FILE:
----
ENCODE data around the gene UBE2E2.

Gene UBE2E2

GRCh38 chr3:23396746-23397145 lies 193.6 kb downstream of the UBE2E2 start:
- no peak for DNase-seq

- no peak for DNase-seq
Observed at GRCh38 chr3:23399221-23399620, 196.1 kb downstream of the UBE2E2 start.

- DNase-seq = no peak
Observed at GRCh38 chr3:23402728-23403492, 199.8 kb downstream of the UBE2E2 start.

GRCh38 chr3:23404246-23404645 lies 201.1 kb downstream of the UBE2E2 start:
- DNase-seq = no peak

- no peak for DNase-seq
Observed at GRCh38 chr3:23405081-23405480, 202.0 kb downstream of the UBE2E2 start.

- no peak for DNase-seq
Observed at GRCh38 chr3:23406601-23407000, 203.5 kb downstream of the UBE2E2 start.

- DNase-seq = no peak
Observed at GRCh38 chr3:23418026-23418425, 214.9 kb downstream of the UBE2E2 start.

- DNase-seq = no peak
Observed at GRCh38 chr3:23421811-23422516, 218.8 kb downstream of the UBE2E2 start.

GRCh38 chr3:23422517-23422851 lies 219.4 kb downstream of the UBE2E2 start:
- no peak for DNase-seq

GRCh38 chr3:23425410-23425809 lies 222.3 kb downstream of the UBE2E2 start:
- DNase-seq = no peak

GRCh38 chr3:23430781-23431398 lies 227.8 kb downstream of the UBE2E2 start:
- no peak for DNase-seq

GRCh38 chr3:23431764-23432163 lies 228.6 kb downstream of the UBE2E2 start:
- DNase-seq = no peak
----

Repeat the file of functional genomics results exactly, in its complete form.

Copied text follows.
ENCODE data around the gene UBE2E2.

Gene UBE2E2

GRCh38 chr3:23396746-23397145 lies 193.6 kb downstream of the UBE2E2 start:
- no peak for DNase-seq

- no peak for DNase-seq
Observed at GRCh38 chr3:23399221-23399620, 196.1 kb downstream of the UBE2E2 start.

- DNase-seq = no peak
Observed at GRCh38 chr3:23402728-23403492, 199.8 kb downstream of the UBE2E2 start.

GRCh38 chr3:23404246-23404645 lies 201.1 kb downstream of the UBE2E2 start:
- DNase-seq = no peak

- no peak for DNase-seq
Observed at GRCh38 chr3:23405081-23405480, 202.0 kb downstream of the UBE2E2 start.

- no peak for DNase-seq
Observed at GRCh38 chr3:23406601-23407000, 203.5 kb downstream of the UBE2E2 start.

- DNase-seq = no peak
Observed at GRCh38 chr3:23418026-23418425, 214.9 kb downstream of the UBE2E2 start.

- DNase-seq = no peak
Observed at GRCh38 chr3:23421811-23422516, 218.8 kb downstream of the UBE2E2 start.

GRCh38 chr3:23422517-23422851 lies 219.4 kb downstream of the UBE2E2 start:
- no peak for DNase-seq

GRCh38 chr3:23425410-23425809 lies 222.3 kb downstream of the UBE2E2 start:
- DNase-seq = no peak

GRCh38 chr3:23430781-23431398 lies 227.8 kb downstream of the UBE2E2 start:
- no peak for DNase-seq

GRCh38 chr3:23431764-23432163 lies 228.6 kb downstream of the UBE2E2 start:
- DNase-seq = no peak